Lamb in Moroccan.

Lamb in Moroccan.

Lamb in Moroccan.

For the Moroccan cuisine, the combination of meat and sweet dried fruits is not the original culinary move, but the most common story. Try this fall to play it in your kitchen! Lamb in Moroccan.

4 servings
Preparation: 1 hour

Lamb in Moroccan.


• 600 grams of mutton without bone
• 1 large onion
• 4 cloves of garlic
• Dried apricots 1/2 cups
• 1/2 cup prunes
• 1 can (or 400 g) of canned tomatoes without skin
• 1 bunch of cilantro
• 2 tablespoons of lime or lemon juice
• 5 teaspoons of olive oil
• 1/2 teaspoon paprika
• ground black pepper
• salt.


1. Cut lamb cubes about 3 cm. Season with salt and black pepper.
Preheat olive oil in a saucepan over high heat. Fry the meat for 3-5 minutes before ruddy crust. Transfer lamb to a plate.

2. Cut the onions into half rings. Garlic - thin plates. Reduce the heat to medium. Cook, stirring, onions and garlic 2-4 minutes before softening.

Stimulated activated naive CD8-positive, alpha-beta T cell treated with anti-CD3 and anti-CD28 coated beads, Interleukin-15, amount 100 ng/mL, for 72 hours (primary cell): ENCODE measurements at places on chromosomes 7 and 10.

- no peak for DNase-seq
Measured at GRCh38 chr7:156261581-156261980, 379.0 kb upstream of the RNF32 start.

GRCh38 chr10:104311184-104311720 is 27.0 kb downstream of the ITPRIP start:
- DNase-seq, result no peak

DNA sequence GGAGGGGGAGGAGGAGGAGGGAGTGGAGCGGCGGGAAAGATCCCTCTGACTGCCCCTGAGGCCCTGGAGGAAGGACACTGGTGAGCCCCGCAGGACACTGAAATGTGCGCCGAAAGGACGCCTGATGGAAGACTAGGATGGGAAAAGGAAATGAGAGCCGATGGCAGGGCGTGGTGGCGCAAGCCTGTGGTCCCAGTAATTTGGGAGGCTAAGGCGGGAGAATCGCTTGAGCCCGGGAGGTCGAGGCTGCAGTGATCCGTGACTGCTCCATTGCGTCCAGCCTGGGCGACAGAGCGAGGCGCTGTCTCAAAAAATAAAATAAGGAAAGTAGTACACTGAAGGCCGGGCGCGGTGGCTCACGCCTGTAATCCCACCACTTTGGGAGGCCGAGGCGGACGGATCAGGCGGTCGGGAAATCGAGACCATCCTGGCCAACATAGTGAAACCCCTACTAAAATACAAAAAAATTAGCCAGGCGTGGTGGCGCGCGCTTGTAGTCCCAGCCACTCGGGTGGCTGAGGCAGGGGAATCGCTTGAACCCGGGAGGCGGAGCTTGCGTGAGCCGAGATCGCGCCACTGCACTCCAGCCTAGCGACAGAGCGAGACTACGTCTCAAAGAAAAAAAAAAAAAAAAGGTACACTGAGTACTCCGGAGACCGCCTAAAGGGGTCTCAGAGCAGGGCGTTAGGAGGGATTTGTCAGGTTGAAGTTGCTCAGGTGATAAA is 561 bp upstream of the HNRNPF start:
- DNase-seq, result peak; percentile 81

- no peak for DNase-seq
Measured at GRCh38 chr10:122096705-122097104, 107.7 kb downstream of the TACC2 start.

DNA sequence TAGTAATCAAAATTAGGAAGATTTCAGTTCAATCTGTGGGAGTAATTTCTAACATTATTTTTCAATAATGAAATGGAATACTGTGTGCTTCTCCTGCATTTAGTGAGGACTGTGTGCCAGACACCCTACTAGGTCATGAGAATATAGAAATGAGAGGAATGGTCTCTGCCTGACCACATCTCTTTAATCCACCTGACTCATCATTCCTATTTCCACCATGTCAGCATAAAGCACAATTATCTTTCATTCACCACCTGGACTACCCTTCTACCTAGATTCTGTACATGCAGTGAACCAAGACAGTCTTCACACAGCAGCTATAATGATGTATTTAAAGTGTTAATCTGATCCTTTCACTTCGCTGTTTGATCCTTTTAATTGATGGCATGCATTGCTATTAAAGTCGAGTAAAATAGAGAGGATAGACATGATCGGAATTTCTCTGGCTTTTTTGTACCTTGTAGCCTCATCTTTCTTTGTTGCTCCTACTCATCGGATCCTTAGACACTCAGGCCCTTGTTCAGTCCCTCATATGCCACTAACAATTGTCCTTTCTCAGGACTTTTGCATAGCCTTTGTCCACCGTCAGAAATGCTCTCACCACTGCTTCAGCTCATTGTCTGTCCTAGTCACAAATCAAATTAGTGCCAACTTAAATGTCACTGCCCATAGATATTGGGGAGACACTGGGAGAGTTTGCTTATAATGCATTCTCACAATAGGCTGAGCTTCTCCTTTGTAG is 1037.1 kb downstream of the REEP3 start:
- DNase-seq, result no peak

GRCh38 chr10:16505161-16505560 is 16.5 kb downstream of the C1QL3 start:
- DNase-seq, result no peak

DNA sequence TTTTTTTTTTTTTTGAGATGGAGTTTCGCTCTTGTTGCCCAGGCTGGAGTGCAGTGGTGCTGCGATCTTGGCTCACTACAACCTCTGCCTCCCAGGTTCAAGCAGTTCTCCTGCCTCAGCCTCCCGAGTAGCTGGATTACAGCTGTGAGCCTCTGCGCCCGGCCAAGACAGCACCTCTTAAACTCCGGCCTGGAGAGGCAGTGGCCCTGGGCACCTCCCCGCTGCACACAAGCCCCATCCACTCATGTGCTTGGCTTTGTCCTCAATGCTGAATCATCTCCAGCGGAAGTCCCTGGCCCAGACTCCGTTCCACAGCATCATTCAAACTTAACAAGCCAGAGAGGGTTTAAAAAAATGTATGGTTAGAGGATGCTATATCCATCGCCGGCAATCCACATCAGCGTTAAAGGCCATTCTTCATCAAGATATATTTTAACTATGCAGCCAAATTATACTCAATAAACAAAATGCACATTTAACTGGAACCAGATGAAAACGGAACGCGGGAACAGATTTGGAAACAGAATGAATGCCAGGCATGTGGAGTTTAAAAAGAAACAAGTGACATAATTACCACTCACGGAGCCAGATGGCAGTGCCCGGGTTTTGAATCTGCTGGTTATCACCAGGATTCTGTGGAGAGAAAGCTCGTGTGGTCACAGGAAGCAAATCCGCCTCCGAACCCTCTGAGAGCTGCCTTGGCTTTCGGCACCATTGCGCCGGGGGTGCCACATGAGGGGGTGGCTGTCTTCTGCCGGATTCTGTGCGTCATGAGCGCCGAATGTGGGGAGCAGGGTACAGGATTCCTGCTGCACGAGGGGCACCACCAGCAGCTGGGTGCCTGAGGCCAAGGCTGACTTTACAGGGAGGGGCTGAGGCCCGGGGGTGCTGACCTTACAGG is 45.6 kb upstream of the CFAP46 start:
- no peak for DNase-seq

Cut dried apricots into halves. Add the saucepan with prunes, tomatoes, paprika and 5 glasses of water. Bring to a boil. Return the mutton to the saucepan. Reduce the heat.

Cook over low heat for about 50 minutes. Cover the sauté pan with a lid to allow the tomatoes to soften and easily separate, and the sauce thickens.

3. Add lemon juice and cilantro leaves. Stir well. Decorate the dish with fresh herbs to taste.


As an accompaniment to mutton, couscous - the main side dish of Moroccan cuisine - is perfect.

Together with dried fruits and spices in the dish, you can add a little grated orange peel and ground cinnamon.

For decoration use seedlings of the daikon-they will lightly offend the taste of the dish.
With lamb and dried fruits, almonds combine well - with almond flakes you can sprinkle ready meat.

Lamb in Moroccan.


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